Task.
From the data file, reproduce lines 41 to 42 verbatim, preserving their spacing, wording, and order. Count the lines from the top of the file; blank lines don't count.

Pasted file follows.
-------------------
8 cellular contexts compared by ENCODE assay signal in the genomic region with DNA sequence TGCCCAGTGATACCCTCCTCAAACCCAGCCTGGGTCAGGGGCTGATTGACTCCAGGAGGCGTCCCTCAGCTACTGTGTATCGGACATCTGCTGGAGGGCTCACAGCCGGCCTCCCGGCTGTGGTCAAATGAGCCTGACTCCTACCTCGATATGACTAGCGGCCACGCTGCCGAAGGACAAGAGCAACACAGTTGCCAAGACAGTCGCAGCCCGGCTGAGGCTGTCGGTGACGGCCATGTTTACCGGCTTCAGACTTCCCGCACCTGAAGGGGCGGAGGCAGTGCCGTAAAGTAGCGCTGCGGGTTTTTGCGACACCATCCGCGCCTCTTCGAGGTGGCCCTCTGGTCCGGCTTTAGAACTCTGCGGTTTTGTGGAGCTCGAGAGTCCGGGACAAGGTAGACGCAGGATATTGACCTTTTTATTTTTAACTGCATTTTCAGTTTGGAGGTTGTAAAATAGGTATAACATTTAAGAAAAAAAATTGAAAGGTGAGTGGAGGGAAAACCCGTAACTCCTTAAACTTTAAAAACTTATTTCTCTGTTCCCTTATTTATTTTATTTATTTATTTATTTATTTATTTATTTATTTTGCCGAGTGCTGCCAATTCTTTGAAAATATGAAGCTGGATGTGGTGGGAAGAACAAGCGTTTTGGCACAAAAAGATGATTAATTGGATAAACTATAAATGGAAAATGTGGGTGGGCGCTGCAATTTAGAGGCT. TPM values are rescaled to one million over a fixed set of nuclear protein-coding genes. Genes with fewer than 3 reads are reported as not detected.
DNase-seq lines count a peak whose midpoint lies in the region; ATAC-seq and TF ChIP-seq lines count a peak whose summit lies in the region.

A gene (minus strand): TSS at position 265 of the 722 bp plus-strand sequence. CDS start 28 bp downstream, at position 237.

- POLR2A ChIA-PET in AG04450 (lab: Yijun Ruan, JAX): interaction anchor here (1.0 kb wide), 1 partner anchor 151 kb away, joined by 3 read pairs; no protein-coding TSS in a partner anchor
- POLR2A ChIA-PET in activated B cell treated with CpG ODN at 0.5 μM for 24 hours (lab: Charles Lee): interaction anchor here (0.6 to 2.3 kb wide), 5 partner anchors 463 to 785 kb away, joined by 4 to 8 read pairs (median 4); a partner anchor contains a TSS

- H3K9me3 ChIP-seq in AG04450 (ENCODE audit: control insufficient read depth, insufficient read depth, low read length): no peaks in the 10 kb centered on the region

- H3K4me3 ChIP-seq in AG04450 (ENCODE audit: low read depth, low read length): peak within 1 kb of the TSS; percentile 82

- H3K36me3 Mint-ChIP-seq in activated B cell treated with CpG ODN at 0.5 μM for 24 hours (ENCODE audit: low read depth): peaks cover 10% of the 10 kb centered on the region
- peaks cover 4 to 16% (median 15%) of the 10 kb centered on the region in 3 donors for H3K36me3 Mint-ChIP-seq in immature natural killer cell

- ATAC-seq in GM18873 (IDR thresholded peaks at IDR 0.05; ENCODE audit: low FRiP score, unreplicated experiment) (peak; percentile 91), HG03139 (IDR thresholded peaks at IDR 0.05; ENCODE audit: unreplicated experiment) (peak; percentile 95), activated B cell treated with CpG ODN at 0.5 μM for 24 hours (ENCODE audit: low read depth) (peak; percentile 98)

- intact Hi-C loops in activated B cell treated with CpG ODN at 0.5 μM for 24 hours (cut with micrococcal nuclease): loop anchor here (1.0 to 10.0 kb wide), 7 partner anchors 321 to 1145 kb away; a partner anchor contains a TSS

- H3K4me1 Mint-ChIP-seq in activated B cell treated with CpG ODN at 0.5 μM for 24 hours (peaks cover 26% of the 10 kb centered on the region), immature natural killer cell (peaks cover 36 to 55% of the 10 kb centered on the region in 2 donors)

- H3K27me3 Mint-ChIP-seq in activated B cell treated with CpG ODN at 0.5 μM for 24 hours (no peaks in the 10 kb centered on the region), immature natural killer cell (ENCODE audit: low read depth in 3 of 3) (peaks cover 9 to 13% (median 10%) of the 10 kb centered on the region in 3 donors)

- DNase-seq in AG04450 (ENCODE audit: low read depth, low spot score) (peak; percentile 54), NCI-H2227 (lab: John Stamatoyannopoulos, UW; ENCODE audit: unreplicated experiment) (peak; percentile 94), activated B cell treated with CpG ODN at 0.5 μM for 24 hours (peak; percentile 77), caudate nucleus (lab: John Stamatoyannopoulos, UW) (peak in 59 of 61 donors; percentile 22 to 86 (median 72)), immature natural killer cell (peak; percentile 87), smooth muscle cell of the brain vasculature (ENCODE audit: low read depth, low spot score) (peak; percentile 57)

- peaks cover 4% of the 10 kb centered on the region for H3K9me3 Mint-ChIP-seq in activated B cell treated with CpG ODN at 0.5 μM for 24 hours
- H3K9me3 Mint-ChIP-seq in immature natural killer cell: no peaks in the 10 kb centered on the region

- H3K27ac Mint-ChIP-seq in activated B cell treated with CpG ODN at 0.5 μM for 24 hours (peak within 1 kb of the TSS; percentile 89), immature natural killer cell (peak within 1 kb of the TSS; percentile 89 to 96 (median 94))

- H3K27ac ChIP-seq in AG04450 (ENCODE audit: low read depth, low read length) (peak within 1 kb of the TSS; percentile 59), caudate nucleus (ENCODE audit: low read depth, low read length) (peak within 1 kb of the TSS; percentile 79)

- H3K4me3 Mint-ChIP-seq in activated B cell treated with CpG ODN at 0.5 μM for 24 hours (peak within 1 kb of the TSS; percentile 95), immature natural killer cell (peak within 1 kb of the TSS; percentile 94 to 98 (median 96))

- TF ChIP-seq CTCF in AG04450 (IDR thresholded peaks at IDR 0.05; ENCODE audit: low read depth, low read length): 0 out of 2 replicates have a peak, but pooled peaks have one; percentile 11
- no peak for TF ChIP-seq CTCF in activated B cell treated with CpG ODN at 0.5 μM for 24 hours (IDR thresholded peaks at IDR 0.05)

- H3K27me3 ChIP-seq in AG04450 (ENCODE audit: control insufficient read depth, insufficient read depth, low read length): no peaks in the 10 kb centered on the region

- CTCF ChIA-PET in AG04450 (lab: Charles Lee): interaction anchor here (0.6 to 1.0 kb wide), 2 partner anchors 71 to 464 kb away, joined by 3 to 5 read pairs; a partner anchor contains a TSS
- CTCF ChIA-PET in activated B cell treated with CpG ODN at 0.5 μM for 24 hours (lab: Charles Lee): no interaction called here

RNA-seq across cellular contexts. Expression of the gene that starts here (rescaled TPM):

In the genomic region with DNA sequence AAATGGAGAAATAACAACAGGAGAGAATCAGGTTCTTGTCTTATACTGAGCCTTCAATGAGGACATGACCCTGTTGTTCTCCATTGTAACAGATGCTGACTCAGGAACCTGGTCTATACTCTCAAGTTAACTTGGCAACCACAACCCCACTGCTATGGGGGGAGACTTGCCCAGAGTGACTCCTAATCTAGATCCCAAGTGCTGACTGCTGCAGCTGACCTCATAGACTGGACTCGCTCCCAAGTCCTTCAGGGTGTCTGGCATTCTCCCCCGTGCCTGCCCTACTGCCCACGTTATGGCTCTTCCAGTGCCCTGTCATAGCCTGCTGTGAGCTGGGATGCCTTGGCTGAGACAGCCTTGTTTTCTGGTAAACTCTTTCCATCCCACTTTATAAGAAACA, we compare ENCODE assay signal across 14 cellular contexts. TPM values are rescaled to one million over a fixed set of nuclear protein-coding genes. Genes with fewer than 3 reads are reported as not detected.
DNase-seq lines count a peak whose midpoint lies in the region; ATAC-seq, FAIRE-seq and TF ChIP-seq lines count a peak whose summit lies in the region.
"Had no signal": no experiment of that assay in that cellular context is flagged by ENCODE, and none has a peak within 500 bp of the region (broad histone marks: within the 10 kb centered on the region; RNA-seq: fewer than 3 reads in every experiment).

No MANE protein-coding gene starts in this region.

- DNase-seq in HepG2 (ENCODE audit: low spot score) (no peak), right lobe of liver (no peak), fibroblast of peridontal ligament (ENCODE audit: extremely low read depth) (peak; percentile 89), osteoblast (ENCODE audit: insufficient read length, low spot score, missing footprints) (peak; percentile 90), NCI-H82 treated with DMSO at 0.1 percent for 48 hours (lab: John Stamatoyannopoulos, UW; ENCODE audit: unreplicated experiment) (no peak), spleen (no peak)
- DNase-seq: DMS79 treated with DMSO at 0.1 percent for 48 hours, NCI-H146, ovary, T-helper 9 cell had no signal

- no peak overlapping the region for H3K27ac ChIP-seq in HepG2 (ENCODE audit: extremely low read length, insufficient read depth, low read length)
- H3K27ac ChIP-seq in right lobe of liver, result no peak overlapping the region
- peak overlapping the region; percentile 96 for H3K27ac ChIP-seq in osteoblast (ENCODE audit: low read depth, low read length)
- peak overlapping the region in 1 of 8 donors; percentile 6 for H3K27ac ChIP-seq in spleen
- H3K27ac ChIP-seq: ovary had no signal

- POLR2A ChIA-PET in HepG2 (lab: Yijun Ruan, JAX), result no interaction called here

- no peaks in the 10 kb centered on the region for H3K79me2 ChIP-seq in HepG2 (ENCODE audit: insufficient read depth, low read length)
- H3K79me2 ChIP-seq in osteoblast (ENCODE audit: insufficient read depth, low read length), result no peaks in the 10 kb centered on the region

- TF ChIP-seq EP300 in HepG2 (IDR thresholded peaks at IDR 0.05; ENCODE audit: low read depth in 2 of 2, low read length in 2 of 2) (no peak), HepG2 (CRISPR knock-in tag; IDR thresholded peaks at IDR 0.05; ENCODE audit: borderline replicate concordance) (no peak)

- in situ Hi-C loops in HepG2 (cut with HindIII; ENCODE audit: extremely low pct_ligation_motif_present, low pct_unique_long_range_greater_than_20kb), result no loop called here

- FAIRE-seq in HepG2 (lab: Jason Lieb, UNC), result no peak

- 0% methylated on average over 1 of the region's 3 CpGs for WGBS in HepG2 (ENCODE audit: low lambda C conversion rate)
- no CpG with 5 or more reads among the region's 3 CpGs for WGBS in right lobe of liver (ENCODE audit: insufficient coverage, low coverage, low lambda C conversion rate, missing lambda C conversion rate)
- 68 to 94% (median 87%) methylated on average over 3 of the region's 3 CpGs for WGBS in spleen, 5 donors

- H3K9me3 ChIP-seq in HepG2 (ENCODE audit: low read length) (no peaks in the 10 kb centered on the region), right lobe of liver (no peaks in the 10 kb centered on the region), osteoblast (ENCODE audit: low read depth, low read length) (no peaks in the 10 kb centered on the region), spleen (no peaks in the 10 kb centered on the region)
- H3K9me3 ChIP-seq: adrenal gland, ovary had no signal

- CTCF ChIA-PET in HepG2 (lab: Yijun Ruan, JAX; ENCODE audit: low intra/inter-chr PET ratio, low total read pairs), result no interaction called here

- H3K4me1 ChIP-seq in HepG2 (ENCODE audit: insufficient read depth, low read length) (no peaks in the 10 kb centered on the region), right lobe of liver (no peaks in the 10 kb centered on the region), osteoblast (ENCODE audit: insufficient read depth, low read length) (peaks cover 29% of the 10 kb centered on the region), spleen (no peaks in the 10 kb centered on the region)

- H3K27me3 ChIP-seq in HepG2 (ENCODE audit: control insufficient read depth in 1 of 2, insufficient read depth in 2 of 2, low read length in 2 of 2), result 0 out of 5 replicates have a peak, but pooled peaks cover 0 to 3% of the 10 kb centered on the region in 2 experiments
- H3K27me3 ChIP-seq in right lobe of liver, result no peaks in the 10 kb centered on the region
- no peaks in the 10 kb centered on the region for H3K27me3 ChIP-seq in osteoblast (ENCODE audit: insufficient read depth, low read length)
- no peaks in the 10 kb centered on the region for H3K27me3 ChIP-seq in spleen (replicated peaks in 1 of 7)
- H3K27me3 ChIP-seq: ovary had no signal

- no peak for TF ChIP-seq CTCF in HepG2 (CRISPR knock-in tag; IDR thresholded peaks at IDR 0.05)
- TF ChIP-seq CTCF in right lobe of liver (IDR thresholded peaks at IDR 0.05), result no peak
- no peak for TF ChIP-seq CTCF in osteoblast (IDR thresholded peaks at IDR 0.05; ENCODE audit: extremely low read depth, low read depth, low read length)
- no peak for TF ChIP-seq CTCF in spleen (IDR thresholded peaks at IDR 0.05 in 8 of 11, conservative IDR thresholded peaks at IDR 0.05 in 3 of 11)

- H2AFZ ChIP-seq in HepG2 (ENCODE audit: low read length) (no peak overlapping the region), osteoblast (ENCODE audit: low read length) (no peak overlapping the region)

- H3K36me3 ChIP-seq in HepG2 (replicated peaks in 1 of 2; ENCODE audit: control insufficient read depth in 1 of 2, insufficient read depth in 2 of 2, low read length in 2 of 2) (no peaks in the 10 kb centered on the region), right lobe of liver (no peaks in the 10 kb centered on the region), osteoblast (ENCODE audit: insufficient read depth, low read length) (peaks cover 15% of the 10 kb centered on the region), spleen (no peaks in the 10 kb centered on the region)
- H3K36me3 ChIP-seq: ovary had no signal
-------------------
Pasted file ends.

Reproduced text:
- in situ Hi-C loops in HepG2 (cut with HindIII; ENCODE audit: extremely low pct_ligation_motif_present, low pct_unique_long_range_greater_than_20kb), result no loop called here

- FAIRE-seq in HepG2 (lab: Jason Lieb, UNC), result no peak